The fractions of the total bandwidth which are acquired by the network interface device and the station are given by ##EQU3## The remainder of the bandwidth is overhead.

              TABLE 1______________________________________c      E[inter.]     E[sta.]  overhead______________________________________2      0             0.9255   0.07753      0.4844        0.3875   0.12814      0.5766        0.2713   0.15215      0.6099        0.1991   0.1916      0.6117        0.1440   0.24437      0.5964        0.098    0.30568      0.5726        0.0621   0.36539      0.549         0.037    0.41510     0.529         0.020    0.4511     0.671         0.014    0.31512     0.746         0.011    0.24313     0.793         0.009    0.19914     0.824         0.007    0.16815     0.847         0.006    0.147______________________________________

Table 1 shows how the bandwidth is allocated between the station and the network interface device for different values of c when the first packet transmission method is used.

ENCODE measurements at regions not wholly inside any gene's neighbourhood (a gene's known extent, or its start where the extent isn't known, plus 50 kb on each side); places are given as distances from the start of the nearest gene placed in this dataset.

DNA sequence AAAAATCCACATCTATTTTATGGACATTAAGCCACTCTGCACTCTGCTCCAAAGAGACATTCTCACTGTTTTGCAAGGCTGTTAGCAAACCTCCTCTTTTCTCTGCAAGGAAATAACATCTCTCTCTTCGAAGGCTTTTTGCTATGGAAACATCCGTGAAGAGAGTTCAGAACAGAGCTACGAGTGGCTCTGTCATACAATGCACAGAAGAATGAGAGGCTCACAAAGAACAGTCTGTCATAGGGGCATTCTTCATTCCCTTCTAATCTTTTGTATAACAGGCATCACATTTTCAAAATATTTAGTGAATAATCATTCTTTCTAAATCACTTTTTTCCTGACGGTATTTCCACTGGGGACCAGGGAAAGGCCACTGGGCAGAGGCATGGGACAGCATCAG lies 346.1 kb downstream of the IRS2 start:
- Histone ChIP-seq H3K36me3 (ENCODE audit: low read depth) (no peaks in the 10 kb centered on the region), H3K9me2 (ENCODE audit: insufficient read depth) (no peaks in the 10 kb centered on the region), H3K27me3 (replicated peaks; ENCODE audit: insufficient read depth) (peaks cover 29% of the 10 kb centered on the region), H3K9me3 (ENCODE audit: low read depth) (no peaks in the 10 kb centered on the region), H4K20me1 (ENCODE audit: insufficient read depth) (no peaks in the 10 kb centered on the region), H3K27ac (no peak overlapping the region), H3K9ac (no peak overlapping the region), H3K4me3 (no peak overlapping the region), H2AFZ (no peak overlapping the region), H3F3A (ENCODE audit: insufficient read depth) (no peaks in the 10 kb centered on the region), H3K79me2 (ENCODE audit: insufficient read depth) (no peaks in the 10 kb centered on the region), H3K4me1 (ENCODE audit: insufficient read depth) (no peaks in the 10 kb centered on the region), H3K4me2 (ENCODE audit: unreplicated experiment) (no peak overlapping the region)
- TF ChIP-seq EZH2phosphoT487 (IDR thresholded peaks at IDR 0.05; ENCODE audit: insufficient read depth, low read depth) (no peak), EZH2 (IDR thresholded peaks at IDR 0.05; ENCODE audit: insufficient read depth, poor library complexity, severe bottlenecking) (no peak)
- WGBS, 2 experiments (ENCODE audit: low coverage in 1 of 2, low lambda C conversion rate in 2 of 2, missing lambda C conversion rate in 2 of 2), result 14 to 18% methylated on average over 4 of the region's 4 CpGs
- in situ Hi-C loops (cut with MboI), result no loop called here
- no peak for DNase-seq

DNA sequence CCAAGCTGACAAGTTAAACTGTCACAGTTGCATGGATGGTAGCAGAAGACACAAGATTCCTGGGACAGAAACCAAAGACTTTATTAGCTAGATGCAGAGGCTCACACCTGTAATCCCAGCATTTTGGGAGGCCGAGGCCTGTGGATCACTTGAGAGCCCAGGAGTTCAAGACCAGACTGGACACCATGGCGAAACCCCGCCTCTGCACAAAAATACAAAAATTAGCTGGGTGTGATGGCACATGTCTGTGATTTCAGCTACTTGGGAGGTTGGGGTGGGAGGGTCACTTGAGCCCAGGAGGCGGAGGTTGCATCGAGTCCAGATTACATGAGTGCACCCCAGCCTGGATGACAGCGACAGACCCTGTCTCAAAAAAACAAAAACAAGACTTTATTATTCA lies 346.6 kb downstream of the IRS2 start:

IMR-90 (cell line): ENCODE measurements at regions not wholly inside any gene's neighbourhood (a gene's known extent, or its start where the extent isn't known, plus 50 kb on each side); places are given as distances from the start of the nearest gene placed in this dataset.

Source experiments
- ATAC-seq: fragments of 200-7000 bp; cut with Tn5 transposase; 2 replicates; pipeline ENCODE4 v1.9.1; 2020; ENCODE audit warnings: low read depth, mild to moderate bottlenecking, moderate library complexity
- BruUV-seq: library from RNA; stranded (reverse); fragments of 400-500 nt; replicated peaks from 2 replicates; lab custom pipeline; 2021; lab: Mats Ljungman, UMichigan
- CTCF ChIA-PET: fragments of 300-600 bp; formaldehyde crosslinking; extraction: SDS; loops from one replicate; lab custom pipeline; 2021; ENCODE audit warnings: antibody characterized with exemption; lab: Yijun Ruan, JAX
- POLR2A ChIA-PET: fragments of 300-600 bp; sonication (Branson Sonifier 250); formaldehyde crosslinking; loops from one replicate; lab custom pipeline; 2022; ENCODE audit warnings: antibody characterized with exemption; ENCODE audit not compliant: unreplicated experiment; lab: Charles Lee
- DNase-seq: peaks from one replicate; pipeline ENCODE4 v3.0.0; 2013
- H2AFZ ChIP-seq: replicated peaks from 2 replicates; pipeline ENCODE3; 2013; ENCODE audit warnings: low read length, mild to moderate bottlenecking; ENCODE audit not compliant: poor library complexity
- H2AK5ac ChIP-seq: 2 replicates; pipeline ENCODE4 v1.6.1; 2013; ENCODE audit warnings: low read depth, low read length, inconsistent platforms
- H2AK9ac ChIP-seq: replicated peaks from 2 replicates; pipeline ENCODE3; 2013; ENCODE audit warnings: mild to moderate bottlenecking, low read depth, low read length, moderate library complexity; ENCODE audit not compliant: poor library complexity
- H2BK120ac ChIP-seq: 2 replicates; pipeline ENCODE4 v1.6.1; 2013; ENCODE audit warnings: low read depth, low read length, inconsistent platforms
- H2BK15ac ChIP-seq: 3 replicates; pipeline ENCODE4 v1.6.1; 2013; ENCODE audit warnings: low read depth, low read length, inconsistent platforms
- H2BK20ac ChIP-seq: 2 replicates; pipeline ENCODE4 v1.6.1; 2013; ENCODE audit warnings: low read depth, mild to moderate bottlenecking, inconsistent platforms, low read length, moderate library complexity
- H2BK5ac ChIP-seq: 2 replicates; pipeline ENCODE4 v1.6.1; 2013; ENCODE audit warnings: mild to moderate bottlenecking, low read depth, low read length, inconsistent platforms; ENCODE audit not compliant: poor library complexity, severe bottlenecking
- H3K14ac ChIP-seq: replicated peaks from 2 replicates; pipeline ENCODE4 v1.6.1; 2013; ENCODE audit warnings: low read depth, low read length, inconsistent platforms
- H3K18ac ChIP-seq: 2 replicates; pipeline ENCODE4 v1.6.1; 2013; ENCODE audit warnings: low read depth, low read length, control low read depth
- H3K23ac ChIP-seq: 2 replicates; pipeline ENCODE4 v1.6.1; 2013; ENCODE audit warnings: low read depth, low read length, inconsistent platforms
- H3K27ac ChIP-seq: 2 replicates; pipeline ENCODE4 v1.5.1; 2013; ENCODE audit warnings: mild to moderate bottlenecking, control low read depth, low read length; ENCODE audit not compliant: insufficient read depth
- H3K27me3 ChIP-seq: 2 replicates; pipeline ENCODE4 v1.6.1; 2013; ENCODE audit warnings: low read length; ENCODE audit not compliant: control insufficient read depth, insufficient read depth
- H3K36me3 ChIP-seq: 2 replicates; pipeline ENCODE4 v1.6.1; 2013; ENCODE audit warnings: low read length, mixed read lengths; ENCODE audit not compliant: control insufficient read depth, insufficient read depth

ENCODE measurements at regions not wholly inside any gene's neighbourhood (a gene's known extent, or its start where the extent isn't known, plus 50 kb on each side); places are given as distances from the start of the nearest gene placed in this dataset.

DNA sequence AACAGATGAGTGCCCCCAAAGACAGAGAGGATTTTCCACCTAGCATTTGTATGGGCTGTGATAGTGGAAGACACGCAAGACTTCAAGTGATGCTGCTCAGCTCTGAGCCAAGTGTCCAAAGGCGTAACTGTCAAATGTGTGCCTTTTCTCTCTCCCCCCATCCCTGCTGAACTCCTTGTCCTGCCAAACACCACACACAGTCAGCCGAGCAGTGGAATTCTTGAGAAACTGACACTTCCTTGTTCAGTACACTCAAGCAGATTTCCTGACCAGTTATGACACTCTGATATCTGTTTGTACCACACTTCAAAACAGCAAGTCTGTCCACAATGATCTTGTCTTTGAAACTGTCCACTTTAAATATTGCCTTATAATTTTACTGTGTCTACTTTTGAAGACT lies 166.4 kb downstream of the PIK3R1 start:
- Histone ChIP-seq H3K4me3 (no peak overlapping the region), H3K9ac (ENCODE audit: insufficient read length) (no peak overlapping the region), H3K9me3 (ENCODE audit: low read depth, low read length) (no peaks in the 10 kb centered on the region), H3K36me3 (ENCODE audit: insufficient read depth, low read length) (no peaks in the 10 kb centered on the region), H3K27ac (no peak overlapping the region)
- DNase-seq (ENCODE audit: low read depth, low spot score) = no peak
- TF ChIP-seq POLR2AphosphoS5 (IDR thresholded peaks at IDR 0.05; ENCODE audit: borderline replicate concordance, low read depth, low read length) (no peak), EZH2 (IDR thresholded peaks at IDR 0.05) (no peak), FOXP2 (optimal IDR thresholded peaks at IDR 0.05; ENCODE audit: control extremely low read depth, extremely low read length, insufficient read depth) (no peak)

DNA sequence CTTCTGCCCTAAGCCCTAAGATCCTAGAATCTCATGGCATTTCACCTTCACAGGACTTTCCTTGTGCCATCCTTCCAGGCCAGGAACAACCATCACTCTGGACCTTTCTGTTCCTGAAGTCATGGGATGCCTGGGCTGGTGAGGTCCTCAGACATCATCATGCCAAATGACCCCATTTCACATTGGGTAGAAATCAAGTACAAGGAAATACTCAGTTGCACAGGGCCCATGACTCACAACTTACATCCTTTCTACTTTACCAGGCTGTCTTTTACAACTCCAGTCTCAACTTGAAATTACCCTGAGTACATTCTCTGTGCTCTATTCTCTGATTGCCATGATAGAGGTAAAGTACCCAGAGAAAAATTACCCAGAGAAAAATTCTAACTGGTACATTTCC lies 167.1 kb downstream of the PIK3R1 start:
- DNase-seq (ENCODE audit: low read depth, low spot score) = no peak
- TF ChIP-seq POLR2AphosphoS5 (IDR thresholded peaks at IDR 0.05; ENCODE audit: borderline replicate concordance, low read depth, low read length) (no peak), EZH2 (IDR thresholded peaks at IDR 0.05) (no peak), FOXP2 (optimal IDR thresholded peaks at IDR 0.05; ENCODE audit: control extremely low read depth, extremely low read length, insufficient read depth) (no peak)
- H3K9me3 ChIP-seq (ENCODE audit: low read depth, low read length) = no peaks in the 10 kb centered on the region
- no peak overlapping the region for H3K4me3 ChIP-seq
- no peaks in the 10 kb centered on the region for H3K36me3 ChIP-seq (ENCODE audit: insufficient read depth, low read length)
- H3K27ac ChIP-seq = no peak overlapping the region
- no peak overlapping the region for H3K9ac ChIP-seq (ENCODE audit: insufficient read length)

Clearly, when c=1, the network interface device achieves zero throughput, and the station acquires a large portion of the available bandwidth. As c increases, the fraction of the bandwidth acquired by the station decreases monotonically and quite rapidly. The fraction of bandwidth acquired by the network interface device, on the other hand, increases as c is increased from 0 to 6; then decreases slightly as c is increased from 6 to 10, and increases again with c to attain a maximum at c=15. The overhead portion increases from about 10% when c=2, to about 45% when c=10, and decreases to approximately 15% when c=15. The increase in overhead when c increases from 2 to 10 is due to the exponentially increasing idle time introduced by the backoff algorithm which the station follows; the decrease as c increases from 10 to 15 is explained by the fact that the backoff range stops increasing beyond the 10th collision; this also explains the results concerning the network interface device's bandwidth. The expected cycle length is a measure of the average delay incurred by a packet queued at the station.